Selected Criticism

Mickle Street House [Camden, New Jersey]
Sill, Geoffrey M.
Print source:
J.R. LeMaster and Donald D. Kummings, eds., Walt Whitman: An Encyclopedia (New York: Garland Publishing, 1998), reproduced by permission.

On his sixth-fifth birthday, 26 March 1884, Walt Whitman moved into the only home he ever owned. His brother George had recently retired and moved his family to a farm 12 miles outside of Camden, but Walt had come to like the city and refused to leave. With a savings fund of $1,250, earned through royalties from the 1882 edition of Leaves of Grass, and a loan of $500 from George W. Childs, he purchased a humble two-story frame house that was for sale on nearby Mickle Street. The house had many deficiencies—it had no furnace, needed repairs, was close to the railroad yards and the ferry terminals, and seemed overpriced to his brother George. But Walt liked it, and on 20 April 1884 he wrote to Anne Gilchrist, "I have moved into a little old shanty of my own . . . am much more contented" (Whitman 368). 

The house that Whitman bought had probably been constructed around 1847 by Adam Hare on a lot that was laid out by Edward Sharp in 1820. The house passed to Rebecca Jane Hare in 1873, who sold it to Whitman in 1884. When Whitman died in 1892, he left the house to his brother Edward, and gave his housekeeper, Mrs. Mary Oakes Davis, the right to live there as a tenant for the rest of her life. Edward's death in that same year, however, left the house in the hands of George, who evicted Mrs. Davis because of a claim she had made against the estate. The house passed to Walt's niece Jessie Whitman of St. Louis on George's death, and Jessie sold it to the city of Camden for restoration as a memorial to the poet in 1921.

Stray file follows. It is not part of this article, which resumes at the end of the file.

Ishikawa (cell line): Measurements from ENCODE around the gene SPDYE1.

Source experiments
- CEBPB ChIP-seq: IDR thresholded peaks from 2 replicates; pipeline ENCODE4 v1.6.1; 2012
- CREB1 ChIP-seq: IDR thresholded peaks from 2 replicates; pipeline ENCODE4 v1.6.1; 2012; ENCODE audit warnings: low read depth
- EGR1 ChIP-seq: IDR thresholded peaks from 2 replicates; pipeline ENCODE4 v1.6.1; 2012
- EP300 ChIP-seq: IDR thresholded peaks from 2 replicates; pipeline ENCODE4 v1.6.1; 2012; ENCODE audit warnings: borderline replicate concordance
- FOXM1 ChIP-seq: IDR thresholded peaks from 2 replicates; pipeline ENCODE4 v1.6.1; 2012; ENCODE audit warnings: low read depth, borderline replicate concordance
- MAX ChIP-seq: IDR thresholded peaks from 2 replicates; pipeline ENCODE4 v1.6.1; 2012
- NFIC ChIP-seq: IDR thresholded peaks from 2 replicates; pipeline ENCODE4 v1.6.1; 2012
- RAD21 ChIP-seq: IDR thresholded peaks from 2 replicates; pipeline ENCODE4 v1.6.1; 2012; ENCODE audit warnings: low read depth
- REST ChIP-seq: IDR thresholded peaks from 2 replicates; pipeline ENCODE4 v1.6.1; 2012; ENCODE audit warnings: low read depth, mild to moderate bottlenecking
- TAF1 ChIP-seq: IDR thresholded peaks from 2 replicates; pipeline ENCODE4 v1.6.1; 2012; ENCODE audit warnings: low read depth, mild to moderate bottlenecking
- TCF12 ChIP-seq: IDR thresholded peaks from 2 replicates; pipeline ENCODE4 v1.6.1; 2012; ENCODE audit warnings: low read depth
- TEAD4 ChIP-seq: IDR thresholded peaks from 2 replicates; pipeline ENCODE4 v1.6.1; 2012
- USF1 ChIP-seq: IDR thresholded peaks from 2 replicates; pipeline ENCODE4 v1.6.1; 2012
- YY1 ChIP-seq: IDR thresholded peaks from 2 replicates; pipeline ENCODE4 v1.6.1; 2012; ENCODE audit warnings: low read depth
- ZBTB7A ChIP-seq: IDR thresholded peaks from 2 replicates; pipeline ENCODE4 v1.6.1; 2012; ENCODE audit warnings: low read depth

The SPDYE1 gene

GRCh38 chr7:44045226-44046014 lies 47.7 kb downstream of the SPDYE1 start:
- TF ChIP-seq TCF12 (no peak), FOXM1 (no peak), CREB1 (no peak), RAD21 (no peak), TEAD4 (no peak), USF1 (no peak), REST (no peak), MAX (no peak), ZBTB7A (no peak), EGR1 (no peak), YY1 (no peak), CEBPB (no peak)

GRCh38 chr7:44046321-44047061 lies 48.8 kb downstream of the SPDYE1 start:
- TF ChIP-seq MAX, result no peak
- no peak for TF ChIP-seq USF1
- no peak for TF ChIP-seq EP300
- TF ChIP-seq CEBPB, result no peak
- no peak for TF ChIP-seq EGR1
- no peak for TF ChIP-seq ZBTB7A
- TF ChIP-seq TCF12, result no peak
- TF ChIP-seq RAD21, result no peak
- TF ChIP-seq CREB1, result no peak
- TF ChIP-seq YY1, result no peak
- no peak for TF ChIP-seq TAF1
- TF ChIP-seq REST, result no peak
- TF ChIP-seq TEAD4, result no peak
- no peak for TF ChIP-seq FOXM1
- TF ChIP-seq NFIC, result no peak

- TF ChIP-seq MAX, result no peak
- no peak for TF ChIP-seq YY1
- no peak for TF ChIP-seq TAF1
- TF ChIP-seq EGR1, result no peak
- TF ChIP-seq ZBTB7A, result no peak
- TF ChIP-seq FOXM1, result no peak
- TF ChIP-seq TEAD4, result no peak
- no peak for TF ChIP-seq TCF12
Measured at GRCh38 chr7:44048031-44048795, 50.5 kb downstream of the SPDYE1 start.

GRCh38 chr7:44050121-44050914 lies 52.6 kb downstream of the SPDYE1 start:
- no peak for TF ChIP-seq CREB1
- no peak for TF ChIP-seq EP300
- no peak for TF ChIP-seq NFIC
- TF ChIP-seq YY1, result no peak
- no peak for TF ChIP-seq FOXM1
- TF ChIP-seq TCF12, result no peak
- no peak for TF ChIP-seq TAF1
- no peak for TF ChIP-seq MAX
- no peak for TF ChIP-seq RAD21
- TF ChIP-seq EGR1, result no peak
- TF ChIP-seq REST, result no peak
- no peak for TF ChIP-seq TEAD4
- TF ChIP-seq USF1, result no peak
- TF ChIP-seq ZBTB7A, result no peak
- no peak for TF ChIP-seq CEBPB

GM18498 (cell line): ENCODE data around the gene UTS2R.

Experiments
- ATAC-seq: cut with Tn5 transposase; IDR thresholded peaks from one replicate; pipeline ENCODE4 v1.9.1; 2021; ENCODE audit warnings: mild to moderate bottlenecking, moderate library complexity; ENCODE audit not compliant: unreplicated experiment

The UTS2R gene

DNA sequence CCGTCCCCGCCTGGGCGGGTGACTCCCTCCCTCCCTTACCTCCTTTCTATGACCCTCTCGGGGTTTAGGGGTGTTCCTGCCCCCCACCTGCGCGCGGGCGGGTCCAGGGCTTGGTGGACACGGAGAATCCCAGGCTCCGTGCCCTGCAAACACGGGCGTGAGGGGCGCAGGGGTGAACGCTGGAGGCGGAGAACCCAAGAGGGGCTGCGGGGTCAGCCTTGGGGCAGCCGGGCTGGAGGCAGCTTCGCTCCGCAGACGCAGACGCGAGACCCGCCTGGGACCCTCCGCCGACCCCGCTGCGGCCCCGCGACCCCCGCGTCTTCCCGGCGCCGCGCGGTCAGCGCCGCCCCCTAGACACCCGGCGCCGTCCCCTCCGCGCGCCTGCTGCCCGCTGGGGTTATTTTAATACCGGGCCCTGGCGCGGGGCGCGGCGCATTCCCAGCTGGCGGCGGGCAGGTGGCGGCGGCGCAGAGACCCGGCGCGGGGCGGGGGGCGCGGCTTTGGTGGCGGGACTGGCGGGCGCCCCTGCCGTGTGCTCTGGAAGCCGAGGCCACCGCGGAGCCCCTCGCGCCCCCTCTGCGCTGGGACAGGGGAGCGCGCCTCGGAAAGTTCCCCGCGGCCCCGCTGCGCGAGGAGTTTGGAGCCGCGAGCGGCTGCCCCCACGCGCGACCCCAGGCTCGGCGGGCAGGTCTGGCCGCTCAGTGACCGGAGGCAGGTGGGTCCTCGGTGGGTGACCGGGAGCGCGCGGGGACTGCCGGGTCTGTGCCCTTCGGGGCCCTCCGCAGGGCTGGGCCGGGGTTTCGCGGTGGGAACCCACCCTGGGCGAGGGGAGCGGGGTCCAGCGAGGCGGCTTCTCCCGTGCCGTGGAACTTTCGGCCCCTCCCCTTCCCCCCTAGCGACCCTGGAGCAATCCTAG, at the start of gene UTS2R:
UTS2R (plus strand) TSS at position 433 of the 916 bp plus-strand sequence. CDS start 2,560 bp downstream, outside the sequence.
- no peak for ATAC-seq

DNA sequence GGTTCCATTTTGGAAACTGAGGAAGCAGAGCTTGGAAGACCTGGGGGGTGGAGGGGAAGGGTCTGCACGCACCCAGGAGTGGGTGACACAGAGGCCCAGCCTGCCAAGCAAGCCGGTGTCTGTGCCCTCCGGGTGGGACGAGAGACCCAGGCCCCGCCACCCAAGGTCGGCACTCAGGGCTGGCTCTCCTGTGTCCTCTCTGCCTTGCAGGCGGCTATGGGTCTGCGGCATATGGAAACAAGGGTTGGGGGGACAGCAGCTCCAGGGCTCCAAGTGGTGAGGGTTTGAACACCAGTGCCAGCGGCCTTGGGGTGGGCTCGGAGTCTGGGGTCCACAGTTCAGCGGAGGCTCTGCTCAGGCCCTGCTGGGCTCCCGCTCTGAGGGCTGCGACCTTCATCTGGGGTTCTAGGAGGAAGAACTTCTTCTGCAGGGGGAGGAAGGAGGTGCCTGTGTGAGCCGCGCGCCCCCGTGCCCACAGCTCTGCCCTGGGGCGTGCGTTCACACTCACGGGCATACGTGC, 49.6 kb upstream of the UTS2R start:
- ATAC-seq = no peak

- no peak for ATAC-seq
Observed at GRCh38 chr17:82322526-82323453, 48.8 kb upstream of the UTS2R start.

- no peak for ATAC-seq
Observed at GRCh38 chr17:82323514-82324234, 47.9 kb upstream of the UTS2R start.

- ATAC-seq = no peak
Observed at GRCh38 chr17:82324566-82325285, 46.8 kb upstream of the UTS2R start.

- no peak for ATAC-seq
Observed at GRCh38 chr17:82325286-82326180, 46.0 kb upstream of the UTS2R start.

The efforts to preserve Whitman's house had begun almost immediately after his death. Though the house number had recently been changed from 328 to 330 Mickle Street, the address was still spoken with reverence by Whitman's admirers around the world. A campaign organized by Horace Traubel in 1892 was not successful, but a second effort led by J. David and Juliet Lit Stern in 1920 led to its purchase. The Walt Whitman Foundation was established to administer the house, with Whitman's physician, Dr. Alexander McAlister, as its first chairman. The foundation furnished the house with artifacts collected from the neighborhood, including Whitman's rocking chairs, his deathbed, and other furniture that had belonged to Mrs. Davis. The house was acquired by the State of New Jersey in 1946, and the foundation was re-incorporated as the Walt Whitman Association in 1965. The association led efforts to restore the neighboring buildings at 326 and 328 Mickle Boulevard for use as library and exhibit space. The Walt Whitman Library, comprising chiefly rare editions of Whitman's works and based on collections by Mr. Charles Feinberg and Colonel Richard Gimbel, was dedicated in October 1984 and is open for supervised use by visitors and scholars. 


Allen, Gay Wilson. The Solitary Singer: A Critical Biography of Walt Whitman. 1955. Rev. ed. 1967. Chicago: U of Chicago P, 1985. 

Carpenter, George Rice. Walt Whitman. New York: Macmillan, 1909. 

Sill, Geoffrey M. "A Thumbnail History of the Walt Whitman Library." The Mickle Street Review 9 Part 1 (1987): iii-v. 

Stern, J. David. Memoirs of a Maverick Publisher. New York: Simon and Schuster, 1962. 

Whitman, Walt. The Correspondence. Ed. Edwin Haviland Miller. Vol. 3. New York: New York UP, 1964. 

Winterich, Douglas, Curator of the Walt Whitman House. Personal Interview. 17 Feb. 1995. 


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